Title: Transcat Project: Manual - Standard Procedure for Data Acquisition 
Resource Type: document --> technical publication --> report 
Country: EU Projects 
Year: 2004 
Availability: Bender, S. et al. (2004) Transcat Project: Manual - Standard Procedure for Data Acquisition, Deliverable 4.1 
Author 1/Producer: Bender, S. 
Other Authors/Producers: Mieseler, T., Rubbert, T. 
Author / Producer Type: EC Project 
Report / download web link (=direct link): http://www.transcat-project.net/Deliverables/WP4/dl4-1%20pt2 ...  
EUGRIS Keyword(s): Groundwater protection-->Groundwater protection overview
 
Short description: In order to create a consistent database for TRANSCAT DSS, containing comparable data of high quality originating from sources of various countries, it is necessary to form a common standard to be used for future data acquisition. For the TRANSCAT project, such a standard also establishes the possibility to evaluate existing data in terms of quality and comparability according to the defined standard. This report as part 2 of Deliv erable 1 of Work Package 4 (Data Acquisition) is representing this common standard in form of a manual for a standard procedure. Accurate sampling is the mandatory pre-condition for proper examination of water. The sampling process must be adapted to the intended purpose of investigation as well as to the local circumstances. The sampling process must not be regarded as minor or even negligible part of the monitoring process. Mistakes made during sampling cannot be compensated by analytics. A basic requirement for accurate sampling is the design of an appropriate sampling program. Design of the sampling program is of course depending on the objective of the monitoring process (see chapter 2). Besides a well-planned monitoring program, the utilisation of adequate sampling techniques, including the application of appropriate tools, is a necessary requirement to obtain representative and uncontaminated samples, as well as high quality data respectively. Chapter 3 includes information about which type of sample has to be taken under certain conditions, the tools to be used and necessities of documentation. The choice of adequate sample type is primarily depending on the given natural conditions. For example, it is of crucial importance if a sample is taken from a stagnant or a from flowing water body. In addition, separated samples of possibly different kind have to be taken for varying parameters to be investigated, e.g. for chemical, microbiological or biological parameters. Any bias potentially induced by the material of sampling tools or vessels has to be strictly avoided. Most problems are caused by adsorption, by contamination because of insufficient cleaning, and by contamination by the material of the tool or vessel itself. These possible sources of falsific ation have to be excluded (see chapter 3). Water, especially surface water and waste water, may undergo various physical, chemical and biological reactions during the time between sampling and analysis. If these reactions cannot be inhibited by conservation methods, serious alterations of the sample are possible, so that analysis results may differ largely from the results that would have been obtained directly after sampling. These reactions possibly take place within just hours after the sampling. Therefore, it is not only important to carry out the analysis for certain parameters directly in the field, but also to minimise time between sampling and analysis and to implement necessary methods of conservation, which have to be chosen according to the given circumstances and examination goals (see chapter 4). There is a huge number of different parameters which can be analysed, and for each parameter, normally there are different methods how these parameters can be examined. First of all, one has to differ between parameters which have to or which are at least preferable to be measured directly in situ, in the field, and parameters which have to be analysed in the laboratory. In addition, there are parameters for which both field methods and laboratory methods exist. In this case, the best cost-value ratio has to be evaluated.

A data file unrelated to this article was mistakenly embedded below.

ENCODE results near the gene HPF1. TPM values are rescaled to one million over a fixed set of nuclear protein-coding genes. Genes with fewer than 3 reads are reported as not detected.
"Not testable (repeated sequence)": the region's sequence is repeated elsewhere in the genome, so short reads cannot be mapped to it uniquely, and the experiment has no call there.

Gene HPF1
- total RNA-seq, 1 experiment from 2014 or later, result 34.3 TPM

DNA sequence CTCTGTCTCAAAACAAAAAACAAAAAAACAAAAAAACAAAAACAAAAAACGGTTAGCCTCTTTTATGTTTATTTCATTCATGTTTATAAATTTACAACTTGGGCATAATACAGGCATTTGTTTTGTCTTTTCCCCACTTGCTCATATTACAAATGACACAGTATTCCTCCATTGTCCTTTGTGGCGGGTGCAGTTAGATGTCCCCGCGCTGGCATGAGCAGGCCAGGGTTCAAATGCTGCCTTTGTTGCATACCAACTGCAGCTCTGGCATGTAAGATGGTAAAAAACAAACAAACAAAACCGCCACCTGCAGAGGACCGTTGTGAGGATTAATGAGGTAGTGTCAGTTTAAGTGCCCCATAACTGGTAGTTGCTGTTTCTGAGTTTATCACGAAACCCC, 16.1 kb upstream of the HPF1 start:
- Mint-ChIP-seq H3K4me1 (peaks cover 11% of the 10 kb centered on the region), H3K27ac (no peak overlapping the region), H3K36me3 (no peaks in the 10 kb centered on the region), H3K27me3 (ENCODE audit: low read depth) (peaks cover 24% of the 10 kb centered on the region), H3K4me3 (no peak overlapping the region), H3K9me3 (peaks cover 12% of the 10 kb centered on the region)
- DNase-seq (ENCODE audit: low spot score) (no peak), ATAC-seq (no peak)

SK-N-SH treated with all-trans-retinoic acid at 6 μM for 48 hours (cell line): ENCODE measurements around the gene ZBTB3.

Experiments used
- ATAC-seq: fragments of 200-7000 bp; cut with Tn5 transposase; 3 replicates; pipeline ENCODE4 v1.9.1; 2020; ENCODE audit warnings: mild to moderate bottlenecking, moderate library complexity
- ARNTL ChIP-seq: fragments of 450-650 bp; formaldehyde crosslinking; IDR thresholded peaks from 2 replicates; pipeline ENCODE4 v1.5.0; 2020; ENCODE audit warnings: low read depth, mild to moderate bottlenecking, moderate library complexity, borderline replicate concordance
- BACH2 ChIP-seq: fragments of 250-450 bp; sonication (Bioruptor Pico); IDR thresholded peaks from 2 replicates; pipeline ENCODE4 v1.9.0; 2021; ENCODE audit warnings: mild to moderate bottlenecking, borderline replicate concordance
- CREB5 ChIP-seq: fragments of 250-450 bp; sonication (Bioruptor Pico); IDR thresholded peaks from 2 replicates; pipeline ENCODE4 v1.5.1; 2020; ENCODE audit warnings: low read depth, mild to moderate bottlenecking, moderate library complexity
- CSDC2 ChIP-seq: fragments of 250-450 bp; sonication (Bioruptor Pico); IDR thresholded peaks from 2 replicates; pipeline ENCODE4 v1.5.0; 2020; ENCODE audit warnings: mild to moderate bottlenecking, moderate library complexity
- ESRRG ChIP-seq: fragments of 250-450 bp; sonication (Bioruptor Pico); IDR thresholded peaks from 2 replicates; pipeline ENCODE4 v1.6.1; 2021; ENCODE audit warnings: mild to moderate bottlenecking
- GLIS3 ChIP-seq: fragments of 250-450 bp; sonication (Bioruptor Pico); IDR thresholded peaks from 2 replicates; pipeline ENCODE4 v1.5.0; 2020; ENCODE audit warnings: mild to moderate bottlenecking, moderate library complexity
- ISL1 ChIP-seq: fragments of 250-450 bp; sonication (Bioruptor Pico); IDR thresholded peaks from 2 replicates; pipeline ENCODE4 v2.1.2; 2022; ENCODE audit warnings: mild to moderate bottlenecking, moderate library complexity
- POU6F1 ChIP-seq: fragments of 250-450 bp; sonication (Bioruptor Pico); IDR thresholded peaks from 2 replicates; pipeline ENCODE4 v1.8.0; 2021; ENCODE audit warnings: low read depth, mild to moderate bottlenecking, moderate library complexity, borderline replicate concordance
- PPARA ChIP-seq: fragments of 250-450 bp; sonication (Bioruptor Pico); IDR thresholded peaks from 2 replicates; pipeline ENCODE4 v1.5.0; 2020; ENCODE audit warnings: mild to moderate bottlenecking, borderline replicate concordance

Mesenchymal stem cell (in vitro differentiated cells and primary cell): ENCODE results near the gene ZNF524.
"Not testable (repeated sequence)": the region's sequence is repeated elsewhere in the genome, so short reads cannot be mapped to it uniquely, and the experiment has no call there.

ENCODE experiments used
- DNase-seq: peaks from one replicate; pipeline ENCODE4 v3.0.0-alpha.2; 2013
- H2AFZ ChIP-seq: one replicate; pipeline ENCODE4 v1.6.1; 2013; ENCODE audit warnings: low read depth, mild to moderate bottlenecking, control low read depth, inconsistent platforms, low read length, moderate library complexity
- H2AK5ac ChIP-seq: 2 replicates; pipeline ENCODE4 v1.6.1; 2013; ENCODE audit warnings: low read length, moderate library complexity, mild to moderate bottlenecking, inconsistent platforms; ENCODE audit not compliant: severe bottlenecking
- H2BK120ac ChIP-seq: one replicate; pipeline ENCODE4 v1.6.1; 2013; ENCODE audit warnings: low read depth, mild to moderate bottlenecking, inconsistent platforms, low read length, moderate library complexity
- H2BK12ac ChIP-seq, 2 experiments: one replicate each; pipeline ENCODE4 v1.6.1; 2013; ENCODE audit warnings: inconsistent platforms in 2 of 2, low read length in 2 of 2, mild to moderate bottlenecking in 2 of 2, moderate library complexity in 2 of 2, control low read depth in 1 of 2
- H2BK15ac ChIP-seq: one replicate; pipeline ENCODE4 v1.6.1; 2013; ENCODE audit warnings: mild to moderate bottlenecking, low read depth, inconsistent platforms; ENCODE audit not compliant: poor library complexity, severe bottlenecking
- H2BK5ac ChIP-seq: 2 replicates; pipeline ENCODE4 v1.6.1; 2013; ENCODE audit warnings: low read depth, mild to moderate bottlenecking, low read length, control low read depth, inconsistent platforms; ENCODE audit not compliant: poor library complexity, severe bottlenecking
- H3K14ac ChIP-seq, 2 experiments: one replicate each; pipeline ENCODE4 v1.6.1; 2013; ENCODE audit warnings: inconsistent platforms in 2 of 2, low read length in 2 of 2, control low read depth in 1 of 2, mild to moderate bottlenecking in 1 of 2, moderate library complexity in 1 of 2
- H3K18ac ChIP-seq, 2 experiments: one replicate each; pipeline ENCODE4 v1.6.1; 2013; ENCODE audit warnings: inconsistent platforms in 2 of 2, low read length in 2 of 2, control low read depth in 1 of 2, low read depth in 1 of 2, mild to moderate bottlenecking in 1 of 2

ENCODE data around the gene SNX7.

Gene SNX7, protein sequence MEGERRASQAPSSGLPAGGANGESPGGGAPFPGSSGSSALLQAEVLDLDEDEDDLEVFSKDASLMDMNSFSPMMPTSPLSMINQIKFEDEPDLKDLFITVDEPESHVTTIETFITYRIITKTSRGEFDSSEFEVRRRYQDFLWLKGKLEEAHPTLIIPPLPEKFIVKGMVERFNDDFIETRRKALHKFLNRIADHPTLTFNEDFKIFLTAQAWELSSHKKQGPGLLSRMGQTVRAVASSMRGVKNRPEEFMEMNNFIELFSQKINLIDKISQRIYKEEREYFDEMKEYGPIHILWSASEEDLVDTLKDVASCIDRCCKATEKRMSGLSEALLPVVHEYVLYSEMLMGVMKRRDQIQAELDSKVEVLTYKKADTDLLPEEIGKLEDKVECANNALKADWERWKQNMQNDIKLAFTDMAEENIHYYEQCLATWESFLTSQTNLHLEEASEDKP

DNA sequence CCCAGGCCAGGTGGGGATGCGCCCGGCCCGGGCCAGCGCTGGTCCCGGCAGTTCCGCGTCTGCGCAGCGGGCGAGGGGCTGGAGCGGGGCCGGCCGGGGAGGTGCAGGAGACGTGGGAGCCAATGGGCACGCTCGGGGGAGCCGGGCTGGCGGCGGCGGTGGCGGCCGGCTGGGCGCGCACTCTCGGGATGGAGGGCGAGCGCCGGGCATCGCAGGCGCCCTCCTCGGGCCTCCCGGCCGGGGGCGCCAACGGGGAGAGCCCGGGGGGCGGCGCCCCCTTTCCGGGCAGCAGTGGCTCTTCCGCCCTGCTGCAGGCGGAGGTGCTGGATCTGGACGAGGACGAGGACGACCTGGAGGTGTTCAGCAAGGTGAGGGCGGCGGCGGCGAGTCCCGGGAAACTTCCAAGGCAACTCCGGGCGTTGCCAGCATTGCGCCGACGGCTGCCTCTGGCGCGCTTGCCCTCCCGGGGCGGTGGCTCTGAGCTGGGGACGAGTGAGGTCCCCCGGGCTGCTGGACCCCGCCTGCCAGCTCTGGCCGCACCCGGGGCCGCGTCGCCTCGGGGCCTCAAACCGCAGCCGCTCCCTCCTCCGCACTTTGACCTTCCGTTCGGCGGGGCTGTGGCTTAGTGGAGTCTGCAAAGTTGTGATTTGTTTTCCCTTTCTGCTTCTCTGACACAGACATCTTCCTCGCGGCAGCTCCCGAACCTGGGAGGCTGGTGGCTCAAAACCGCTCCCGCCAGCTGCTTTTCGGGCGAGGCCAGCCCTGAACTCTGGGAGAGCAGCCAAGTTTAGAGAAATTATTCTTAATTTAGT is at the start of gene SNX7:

Link to Project(s): TRANSCAT Integrated water management of transboundary catchments
 
Submitted By: Dr Stefan Gödeke WhoDoesWhat?      Last update: 14/02/2006